As a veteran of Special Forces (and a keen observer of military affairs) I decided with my unique perspective to wade through the 800-plus pages of the Select Committee Report on the Benghazi debacle, which as we all know cost 5 Americans their lives. It is, as you can imagine, a rather daunting task; and far too much material to cover in a single post. So, instead, I will comment on those glaring errors in judgement, actions, and questions remaining as strike me (from a military standpoint) while reading the Report; here in bite-sized parts.
It should be keep in mind that the initial attack on September 11, 2012 upon the Ambassador’s residence at the American Diplomatic Mission in Benghazi (not designated as an official “Consulate”) began (approx) at 9:42 local time. It would continue as an off-and-on engagement for the next 13 hours. The fighting would start at the Diplomatic Mission compound where the Ambassador and six other Americans were present; and continue through the dark streets of Benghazi; and, finally, into the early morning hours at the CIA Annex, which came under siege.
During these hours, a senior team chaired (by phone) by Secretary Hillary Clinton debated the ongoing attack and made-up an Action Item List. Missing from this meeting was the Secretary of Defense (or senior deputy), Director of the CIA, or any senior military chief. This meeting will be discussed later. But what was not among the 10 items on their Action Item List was a plan to dispatch an immediate rescue; this at a time when the battle was ongoing and the Ambassador was only reported as missing, not yet dead.
GLARING FAILURE 1: Why did the Marine F.A.S.T. platoon not deploy in time to effect outcome of battle of Benghazi?
One question that I found myself asking early into the Report was why did the Marine Corps Fleet Anti-terrorism Security Team (F.A.S.T.) take so long to launch from its base in Rota, Spain to Benghazi?
What is found in the Report, as testified before the Committee by the F.A.S.T. platoon commander on the ground, is truly astonishing to someone who served for many years in Special Forces (myself).
The F.A.S.T. platoon leader in Rota (likely a Marine Corps First Lieutenant or at best a Captain), aware of what was happening at Benghazi through news reports, decided along with his “Gunny” to initiate the “recall order” at 12:45 am (1:45 in Benghazi); and began assembling his platoon in preparation for deployment. At that time, the Ambassador’s residence at the Mission was in flames, and the Ambassador reported as merely missing. The battle had moved to the streets; as the CIA Global Response Staff (GRS) operators, who had gone from the nearby CIA Annex to the Mission to rescue the Ambassador and his Diplomatic Security detail, were retreating to the Annex with the survivors.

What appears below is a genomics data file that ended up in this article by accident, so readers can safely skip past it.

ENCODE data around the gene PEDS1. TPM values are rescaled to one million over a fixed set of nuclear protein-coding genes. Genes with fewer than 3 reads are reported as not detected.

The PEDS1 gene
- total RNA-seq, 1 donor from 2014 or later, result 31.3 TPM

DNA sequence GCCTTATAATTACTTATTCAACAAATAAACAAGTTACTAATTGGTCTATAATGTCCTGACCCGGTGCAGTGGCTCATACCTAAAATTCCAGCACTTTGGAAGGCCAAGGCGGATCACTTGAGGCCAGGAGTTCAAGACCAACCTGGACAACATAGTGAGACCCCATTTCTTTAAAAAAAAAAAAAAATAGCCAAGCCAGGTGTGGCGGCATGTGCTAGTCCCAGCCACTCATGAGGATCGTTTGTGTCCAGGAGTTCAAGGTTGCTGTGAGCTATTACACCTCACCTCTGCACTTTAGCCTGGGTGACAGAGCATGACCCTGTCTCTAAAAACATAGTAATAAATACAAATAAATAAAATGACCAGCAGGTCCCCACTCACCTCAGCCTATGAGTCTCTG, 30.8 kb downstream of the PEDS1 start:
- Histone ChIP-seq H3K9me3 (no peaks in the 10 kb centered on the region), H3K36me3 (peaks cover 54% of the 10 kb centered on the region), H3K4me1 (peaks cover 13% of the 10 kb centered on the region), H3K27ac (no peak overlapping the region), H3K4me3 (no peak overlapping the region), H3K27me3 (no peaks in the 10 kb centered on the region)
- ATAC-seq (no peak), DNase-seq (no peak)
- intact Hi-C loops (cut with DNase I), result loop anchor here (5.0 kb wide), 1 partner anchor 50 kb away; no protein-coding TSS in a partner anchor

AT 2:39 the F.A.S.T.team received official orders to deploy to Libya. The team was fully packed-out and waiting on the tarmac of the airfield at 5:45. Though ready to deploy, the F.A.S.T. platoon in Spain had to wait, as its air assets were not at Rota, as one would expect. They were in Germany, at Ramstein Air Force Base! It was not until NOON that the C-130 arrived from Germany; fully 9 HOURS after the orders to deploy!
Now, I don’t ever remember being hours away from my airfield when my unit was tasked as a “Rapid Response Force” (or the “Ready”, or “Go” unit). What sense does it make to have a fast response force that is hours away from the air assets required to deploy it??
The F.A.S.T.team Marines loaded rapidly and were prepared to depart by 1 pm. However, there was further delay of 4 hours; as decision-makers in Washington debated whether or not the F.A.S.T.platoon should go in uniforms or not (Section 1, p. 154); and whether to deploy with their weapons or without! (To his very great credit, this latter option was dismissed by the Platoon Leader, who refused to consider such a ridiculous option.) Four times the team changed in-and-out of uniform; as conflicting orders continued to come in! The delay was also caused by efforts to get diplomatic permission from the Libyan government (what there was of it). This took fully six more hours. (The Committee failed to discover who was responsible for this farcical display of indecision.)
By the time the F.A.S.T. rescue team actually took off, and landed in Tripoli (not Benghazi), the battle was long over and three more Americans were dead at the Annex.
These delays show the utter lack of preparation and coordination at all levels, an operation that was utterly FUBAR from beginning to end. Only the junior officer commanding the F.A.S.T. platoon at Rota and his men showed the proper alacrity and concern for timeliness necessary to accomplish such a rescue mission as was required of them that night.
(Interestingly, the version of events depicted in the Michael Bay film, “13 Hours: The Secret Soldiers of Benghazi” (2016) seems largely vindicated by the Committee’s highly detailed report. For my review of that film, go here.)